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How to protect yourself against COVID-19 SMS scams

UPDATED: 30th July 2020

With the rising number of SMS scams growing across the world, it’s important to us that you know how to protect yourself against them as they become more and more sophisticated. We’ve alerted you to the Top 6 SMS scams to look out for but it’s essential that you know what to do when you encounter them.

1. Verify the sender 

Only do this where you can as most SMS messages may come from a dedicated number that is not easily recognised. Remember that most reputable businesses, health organisations or government agencies will NOT ask for any sensitive information, call for donations or request money through a simple SMS. If they are, they are probably fraudulent.

If it looks like it is coming from a reputable organisation, you can search for the organisation in your browser and check its actual link against the one offered to you. In addition, you can also contact the organisation to confirm that they sent this message and this is their dedicated SMS number.

2. Be careful clicking 

Most SMS phishing scams will be unsolicited and an embedded link encouraging you to click through. Their aim is to get you to install their malware or to share your personal information, such as account details, with them.

Just remember, no matter how good (or bad) it sounds – be wary of clicking any links. If you’re suspicious of the sender, try not to open the message at all.

3. Don’t panic

If you receive a text message with information intending to scare you, the very best thing you can do is take a deep breath. Don’t put any pressure on yourself to act immediately, no matter what communications you may have received. Remember, scammers take advantage of panic and anxiety in order to get victims to make hasty decisions. Verify the information that is being served to you first.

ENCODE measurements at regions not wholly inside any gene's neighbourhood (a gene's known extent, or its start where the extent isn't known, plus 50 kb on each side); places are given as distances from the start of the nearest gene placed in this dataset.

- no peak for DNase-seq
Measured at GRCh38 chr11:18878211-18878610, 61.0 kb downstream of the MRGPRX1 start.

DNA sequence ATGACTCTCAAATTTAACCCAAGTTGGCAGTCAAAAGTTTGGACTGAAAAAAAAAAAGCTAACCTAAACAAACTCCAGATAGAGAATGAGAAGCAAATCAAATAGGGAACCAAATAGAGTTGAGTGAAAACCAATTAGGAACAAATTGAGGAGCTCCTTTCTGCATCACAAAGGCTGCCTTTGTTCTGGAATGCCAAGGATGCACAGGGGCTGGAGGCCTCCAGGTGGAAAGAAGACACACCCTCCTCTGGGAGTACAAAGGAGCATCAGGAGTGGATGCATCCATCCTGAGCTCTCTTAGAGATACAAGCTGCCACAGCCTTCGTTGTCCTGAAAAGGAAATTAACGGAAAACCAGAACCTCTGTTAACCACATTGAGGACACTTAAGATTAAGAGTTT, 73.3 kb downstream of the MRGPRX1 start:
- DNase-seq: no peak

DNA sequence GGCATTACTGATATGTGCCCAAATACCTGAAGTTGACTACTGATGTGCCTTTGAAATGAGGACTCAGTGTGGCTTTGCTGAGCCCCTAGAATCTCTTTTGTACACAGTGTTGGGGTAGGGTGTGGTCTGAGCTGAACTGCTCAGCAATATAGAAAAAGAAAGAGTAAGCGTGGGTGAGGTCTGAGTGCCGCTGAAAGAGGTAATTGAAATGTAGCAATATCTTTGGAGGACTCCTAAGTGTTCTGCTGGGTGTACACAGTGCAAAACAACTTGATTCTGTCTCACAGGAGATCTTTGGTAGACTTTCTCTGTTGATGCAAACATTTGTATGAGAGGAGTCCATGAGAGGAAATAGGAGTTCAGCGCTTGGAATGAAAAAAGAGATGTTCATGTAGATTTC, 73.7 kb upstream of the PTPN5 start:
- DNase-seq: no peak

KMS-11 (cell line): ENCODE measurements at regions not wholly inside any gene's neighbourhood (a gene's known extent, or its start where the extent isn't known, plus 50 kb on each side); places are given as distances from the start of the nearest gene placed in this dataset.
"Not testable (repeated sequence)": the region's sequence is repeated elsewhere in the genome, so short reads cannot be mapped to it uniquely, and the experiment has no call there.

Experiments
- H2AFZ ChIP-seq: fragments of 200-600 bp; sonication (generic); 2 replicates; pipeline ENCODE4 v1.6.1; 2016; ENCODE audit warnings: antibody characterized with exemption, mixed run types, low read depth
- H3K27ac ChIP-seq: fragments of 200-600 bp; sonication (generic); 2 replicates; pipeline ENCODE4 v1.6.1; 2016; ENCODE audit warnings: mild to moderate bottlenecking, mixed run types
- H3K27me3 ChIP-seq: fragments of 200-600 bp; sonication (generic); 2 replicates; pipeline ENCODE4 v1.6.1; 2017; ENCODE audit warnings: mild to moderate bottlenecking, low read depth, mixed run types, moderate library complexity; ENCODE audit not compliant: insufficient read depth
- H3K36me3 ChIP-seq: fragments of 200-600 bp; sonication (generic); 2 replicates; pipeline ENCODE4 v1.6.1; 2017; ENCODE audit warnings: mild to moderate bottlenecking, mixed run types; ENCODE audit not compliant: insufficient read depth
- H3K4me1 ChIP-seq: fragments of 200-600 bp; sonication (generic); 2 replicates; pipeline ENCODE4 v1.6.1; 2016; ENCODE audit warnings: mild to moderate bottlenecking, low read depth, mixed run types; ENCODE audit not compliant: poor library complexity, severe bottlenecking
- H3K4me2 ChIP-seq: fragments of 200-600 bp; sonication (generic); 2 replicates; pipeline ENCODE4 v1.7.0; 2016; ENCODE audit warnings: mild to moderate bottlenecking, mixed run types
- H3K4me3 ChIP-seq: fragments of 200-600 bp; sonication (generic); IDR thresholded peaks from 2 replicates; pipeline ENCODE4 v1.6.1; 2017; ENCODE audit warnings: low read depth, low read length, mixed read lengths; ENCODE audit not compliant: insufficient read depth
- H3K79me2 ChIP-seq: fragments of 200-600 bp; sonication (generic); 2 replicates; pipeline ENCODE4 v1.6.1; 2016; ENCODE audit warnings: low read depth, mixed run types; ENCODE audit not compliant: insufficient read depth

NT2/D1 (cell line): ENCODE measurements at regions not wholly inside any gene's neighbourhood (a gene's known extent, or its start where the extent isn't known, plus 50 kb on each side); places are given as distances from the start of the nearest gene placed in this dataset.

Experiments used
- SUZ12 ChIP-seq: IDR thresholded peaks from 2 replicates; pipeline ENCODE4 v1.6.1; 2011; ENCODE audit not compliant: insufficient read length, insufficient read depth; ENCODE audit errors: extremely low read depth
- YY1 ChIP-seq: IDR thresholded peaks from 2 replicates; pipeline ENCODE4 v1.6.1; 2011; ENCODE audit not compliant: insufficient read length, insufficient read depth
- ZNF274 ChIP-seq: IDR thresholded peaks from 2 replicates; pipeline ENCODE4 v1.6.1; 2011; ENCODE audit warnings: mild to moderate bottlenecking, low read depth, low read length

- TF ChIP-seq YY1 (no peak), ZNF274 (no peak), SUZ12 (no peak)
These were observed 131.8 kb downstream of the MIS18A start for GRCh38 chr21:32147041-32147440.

In case you have given out your information to a scammer – again, don’t panic! It happens. Do your best to IMMEDIATELY change all passwords and sensitive information. Update your personal account information, as well as work accounts, bank accounts and anything that is linked to friends and family who could be impacted.

In addition, we also suggest installing reputable antivirus software in order to make sure that any malware is wiped from your device too.

4. Spot the difference

According to TSB, 4/5 people struggle to spot the difference between a real text message and a scam message. Here are some tips to spot the difference between a real COVID-19 SMS and a fake scammer’s:

  • Scam texts won’t adhere to compliance laws. For example, if you receive a text in Australia without an opt-out mechanism (To opt-out reply STOP).
  • Texts allegedly coming from government bodies will typically have short links with .gov at the end
  • Asking for personal or financial details? Delete it straight away.
  • Asking for upfront payment or unusual payment pathways? Delete.
  • Linguistic or grammatical errors usually means it comes from a nefarious source.
  • Messages that compel you to take action quickly, urgently or within a time limit. If you don’t, there’s often a looming threat of punishment or a financial penalty. Delete.
  • Offers a downloadable that you weren’t after or seeking.
  • Did you win a contest or competition you’ve never heard of? Delete.
  • Is it reasonable that what is being asked of you is something that wouldn’t be done over text? Claiming a support payment, letting you know of a positive COVID diagnosis, getting a tax refund are not reasonable communications from an authorised health, government or legal body.

5. Report it 

While it’s easier said than done, the more scams that are reported, the fewer victims there may be in the future. Find your local government authority or organisation such as Australia’s Scamwatch, who is reporting on COVID-19 (Coronavirus) scams and send in:

  • screen grabs from your mobile device
  • the phone number it came from
  • who they claimed to be
  • any other relevant information

Further reading on COVID-19

As a global SMS provider, MessageMedia Group wants to reassure businesses that we are being conscientious and proactive during this public health situation. We will do what we can on our end to stamp out smishing scams and other kinds of bad behaviour that attempt to exploit or take advantage of you during this time. It is important to us that you know we are here to help.

If you want to know how we’re dealing with the rapid spread of this outbreak internally, have a read of MessageMedia Group’s public statement from our CEO, Paul Perrett.